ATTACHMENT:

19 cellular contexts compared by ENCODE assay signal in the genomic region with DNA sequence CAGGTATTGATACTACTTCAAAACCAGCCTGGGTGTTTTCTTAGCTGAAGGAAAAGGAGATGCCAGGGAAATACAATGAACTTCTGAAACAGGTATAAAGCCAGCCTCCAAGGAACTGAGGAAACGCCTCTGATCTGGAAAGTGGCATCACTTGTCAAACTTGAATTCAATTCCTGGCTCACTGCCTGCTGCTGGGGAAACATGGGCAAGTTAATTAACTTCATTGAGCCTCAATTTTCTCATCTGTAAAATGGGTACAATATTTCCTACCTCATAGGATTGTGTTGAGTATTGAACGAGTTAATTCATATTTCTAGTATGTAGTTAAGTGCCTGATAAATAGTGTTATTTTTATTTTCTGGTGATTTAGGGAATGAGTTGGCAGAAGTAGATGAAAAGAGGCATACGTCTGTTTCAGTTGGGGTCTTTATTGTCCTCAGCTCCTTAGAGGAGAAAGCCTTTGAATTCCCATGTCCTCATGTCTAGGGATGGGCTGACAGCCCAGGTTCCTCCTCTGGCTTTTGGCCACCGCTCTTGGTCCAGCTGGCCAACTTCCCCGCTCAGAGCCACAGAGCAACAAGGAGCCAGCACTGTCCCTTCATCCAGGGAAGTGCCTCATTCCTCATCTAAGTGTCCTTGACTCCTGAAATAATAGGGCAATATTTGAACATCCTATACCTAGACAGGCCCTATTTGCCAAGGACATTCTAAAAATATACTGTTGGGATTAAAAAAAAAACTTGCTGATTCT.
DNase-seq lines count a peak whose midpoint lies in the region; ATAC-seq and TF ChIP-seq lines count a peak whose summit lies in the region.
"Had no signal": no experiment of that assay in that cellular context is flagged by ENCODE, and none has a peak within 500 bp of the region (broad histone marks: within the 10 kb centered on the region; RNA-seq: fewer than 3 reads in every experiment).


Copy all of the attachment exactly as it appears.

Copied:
19 cellular contexts compared by ENCODE assay signal in the genomic region with DNA sequence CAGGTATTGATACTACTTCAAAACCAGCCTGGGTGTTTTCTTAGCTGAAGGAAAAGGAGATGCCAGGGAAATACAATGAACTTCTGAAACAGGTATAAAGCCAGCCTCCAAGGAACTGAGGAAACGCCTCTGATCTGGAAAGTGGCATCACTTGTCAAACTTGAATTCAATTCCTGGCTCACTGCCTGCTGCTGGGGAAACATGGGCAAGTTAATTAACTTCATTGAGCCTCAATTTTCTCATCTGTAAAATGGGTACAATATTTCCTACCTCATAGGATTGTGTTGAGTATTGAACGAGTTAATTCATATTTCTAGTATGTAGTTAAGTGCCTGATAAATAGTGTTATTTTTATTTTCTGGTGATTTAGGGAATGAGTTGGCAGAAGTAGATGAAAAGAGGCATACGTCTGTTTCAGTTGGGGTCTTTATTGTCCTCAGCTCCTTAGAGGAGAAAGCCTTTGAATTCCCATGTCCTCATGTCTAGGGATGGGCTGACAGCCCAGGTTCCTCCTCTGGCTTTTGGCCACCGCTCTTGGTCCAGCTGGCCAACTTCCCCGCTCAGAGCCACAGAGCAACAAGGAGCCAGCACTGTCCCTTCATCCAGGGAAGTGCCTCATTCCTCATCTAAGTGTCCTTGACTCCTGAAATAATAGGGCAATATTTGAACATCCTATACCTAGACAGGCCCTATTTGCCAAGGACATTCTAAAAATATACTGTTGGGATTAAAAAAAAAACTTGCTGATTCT.
DNase-seq lines count a peak whose midpoint lies in the region; ATAC-seq and TF ChIP-seq lines count a peak whose summit lies in the region.
"Had no signal": no experiment of that assay in that cellular context is flagged by ENCODE, and none has a peak within 500 bp of the region (broad histone marks: within the 10 kb centered on the region; RNA-seq: fewer than 3 reads in every experiment).